Since then, dealers have rallied around new industry recommendations to end discriminatory pricing. But the government is not backing down on its investigations.
"There will probably be more actions like Ally in the coming year because [discretionary pricing] is an industry," said Jon Seward, deputy chief of housing and civil enforcement at the Justice Department, during a panel discussion at the National Community Reinvestment Coalition conference on Wednesday. "I don't think Ally is very different from any lender doing business across the country."
At issue, as Seward said, is an industry practice that too few consumers even know exists. Car dealers have the discretion to mark up the interest rate on car loans they arrange through lenders, a practice that can boost the profit on a sale of a car by hundreds of dollars.
Say you've got your eyes on a mint condition '65 Mustang (only in my dreams). You go to your local dealer, who offers to get you a quote on a loan for the classic car. The dealer calls up a banker, who says, "I can do the loan at 6 percent interest."
That "buy rate" is based on such criteria as your credit history and down payment. The banker gives the dealer the discretion to tack on an additional percentage point or two on your "contract rate." Why? Because the banker pays the dealer a fee based on the difference between the two rates, hence the dealer's incentive to charge you more.
So the rate the dealer brings you for the '65 Mustang could be as high as 8 percent, even though you may qualify for a better deal.
A 2011 study by the Center for Responsible Lending found that the average dealer markup on a car loan was about 2.5 percentage points, or $714 in additional interest payments on a average 60-month loan. Researchers at the National Automobile Dealers Association (NADA), a trade group, contend that the rate is closer to 1 percentage point for new cars and 0.7 for used vehicles.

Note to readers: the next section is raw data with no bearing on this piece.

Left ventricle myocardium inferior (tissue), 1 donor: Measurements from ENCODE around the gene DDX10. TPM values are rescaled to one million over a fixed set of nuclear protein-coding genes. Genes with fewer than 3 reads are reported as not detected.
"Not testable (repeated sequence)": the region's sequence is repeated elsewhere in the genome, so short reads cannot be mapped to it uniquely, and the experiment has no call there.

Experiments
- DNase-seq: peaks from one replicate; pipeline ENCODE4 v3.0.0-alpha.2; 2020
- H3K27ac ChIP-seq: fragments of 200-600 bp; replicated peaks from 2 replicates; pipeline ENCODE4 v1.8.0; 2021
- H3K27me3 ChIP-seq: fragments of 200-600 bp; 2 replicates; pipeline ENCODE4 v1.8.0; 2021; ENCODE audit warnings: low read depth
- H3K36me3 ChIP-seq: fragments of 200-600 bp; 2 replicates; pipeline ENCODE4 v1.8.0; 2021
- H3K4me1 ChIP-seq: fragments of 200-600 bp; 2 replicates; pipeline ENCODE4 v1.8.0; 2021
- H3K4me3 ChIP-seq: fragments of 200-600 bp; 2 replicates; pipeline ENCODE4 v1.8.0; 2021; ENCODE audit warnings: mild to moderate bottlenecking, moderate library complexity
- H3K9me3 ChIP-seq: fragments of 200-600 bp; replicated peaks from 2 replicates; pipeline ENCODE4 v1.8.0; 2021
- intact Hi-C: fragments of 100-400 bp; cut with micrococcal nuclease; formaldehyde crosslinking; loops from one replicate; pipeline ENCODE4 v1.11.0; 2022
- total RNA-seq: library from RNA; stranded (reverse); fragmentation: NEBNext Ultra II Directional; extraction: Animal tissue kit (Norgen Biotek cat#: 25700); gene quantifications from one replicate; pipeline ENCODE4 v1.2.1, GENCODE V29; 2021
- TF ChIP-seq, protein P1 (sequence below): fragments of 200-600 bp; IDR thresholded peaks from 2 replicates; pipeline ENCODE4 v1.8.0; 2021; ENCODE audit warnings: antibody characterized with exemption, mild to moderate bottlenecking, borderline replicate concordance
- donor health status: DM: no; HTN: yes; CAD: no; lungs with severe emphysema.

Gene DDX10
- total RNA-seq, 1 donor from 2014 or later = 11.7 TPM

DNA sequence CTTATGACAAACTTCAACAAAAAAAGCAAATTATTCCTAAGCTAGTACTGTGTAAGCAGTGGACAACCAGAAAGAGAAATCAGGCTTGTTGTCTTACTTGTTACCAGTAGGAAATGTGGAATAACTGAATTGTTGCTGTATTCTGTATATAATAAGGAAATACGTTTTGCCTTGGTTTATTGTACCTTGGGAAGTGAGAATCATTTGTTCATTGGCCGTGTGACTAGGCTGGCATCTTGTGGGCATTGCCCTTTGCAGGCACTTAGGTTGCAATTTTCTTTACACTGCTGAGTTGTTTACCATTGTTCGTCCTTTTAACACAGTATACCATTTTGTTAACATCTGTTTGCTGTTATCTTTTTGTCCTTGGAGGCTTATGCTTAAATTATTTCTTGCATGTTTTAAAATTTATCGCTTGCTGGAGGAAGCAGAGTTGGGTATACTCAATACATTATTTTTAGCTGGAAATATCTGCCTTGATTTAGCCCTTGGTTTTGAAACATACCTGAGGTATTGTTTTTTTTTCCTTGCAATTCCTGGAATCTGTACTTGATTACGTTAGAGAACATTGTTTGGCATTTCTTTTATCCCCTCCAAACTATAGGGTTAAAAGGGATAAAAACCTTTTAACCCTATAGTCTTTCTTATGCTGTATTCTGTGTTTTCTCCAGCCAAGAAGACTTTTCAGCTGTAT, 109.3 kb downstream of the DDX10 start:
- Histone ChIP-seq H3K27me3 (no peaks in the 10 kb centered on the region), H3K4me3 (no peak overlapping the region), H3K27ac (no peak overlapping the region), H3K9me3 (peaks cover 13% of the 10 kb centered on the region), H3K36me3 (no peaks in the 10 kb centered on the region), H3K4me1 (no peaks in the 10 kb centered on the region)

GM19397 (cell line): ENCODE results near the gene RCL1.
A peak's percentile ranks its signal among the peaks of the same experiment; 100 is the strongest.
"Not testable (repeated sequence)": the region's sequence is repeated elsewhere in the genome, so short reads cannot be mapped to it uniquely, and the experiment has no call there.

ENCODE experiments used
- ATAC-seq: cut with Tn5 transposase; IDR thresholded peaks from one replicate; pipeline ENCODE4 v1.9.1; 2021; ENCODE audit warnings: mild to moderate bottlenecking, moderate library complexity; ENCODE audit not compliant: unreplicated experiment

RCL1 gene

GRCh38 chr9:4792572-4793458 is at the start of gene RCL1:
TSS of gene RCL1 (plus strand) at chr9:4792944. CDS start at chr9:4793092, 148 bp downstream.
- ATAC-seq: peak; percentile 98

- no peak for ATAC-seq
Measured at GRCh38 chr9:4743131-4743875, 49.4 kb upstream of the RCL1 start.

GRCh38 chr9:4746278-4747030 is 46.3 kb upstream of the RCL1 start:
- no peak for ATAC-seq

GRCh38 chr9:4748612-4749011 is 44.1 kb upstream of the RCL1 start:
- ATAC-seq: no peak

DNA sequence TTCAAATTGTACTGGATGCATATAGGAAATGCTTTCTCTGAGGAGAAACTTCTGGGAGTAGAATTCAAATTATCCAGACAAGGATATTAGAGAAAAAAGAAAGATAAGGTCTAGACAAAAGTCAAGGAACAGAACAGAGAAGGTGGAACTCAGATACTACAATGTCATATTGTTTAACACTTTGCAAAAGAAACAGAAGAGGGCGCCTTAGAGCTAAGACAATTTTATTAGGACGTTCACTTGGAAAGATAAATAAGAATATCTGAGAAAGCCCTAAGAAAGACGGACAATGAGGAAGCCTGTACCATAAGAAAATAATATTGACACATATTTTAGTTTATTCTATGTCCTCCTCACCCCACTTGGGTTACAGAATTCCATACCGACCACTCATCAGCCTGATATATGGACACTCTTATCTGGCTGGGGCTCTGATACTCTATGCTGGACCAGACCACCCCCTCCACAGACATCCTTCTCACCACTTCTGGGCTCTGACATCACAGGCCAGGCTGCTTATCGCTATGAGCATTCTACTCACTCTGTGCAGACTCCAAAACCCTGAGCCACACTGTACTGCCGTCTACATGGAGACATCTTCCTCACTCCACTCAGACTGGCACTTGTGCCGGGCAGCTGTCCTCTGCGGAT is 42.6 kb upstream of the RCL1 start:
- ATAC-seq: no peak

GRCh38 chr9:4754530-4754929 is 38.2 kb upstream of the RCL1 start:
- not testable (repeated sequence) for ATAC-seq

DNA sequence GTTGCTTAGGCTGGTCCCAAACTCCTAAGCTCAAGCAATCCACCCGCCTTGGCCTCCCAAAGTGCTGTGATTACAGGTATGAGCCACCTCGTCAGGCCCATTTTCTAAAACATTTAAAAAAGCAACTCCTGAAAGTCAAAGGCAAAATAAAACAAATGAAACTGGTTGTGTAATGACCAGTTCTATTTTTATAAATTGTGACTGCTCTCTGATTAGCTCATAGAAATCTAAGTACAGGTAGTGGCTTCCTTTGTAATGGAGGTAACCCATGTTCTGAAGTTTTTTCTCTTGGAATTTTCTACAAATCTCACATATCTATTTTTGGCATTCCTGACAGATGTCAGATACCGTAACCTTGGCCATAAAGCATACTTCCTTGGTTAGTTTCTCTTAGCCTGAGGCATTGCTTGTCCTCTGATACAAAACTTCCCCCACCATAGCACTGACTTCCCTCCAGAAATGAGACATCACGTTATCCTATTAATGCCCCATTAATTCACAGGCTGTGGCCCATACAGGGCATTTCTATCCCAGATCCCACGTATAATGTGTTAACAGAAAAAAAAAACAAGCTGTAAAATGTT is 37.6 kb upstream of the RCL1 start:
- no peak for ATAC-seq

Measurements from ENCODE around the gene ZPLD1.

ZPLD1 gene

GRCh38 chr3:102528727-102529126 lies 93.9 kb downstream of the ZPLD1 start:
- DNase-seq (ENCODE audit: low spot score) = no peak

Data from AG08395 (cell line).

No one disputes that dealers should be compensated for the one-stop-shop service they offer. But at whose expense?
Advocacy groups have long warned of disparities in the number of black and Latino borrowers hit with higher interest rates and questioned whether markups breed fair-lending violations. Folks at Justice and the Consumer Financial Protection Bureau believe it does.
That's why they went after Ally, whose network of 12,000 dealers allegedly charged 235,000 minority borrowers higher rates than whites from April 2011 to March 2012. Black, Hispanic and Asian American customers paid up to $300 more for car loans than whites with the same credit histories, according to federal officials. The rate disparity was often over a quarter of a percentage point.
Ally said it never had any information about the borrowers' race or ethnicity (it's illegal to collect that kind of data in auto lending), so how could it discriminate? The government investigation involved a statistical analysis of the last names of 800,000 customers. Regulators contended that despite being an indirect lender, Ally should have done more to make sure the dealers did not discriminate.
Whether dealers are discriminating has become a source of debate. Dealers argue that they often start out with a markup, but come down on the rate in negotiation. If you come in with a quote from your credit union on that Mustang at 6.5 percent interest, the dealer could counter at 6.4 percent to get your business.
But that argument doesn't fly with consumer groups or regulators. The CFPB, which has jurisdiction over the largest lenders, has suggested three alternative pricing models to compensate dealers without discriminating against customers. Bankers could pay dealers a flat fee on each transaction or a fixed percentage of the loan. Another approach calls for a hybrid system in which compensation would be tied to the amount of the loan and the duration of the contract.
Dealers aren't too keen on the flat-fee model, which they say would eliminate competitive pricing and, consequently, cost consumers more money in the long run.
In January, NADA recommended that dealers establish a markup ceiling, never exceed it and document a legitimate reason when they offer a discount below that ceiling. A legitimate reason could be, for instance, to beat a competing offer like the one your credit union gave for the Mustang.
It's a commendable approach to addressing fair lending concerns, but it may not be enough to satisfy the Feds. And consumer groups say that's a good thing because a large part of the pricing problem is the lack of transparency. Dealers should have to disclose the rate rationale to consumers in all cases.
It's notable that Ally has not changed its pricing model despite paying the hefty fine. The reason: The company has said it doesn't want to run the risk of losing dealer business. In other word, Ally needs a few more lenders to make the change before the company puts its neck on the line.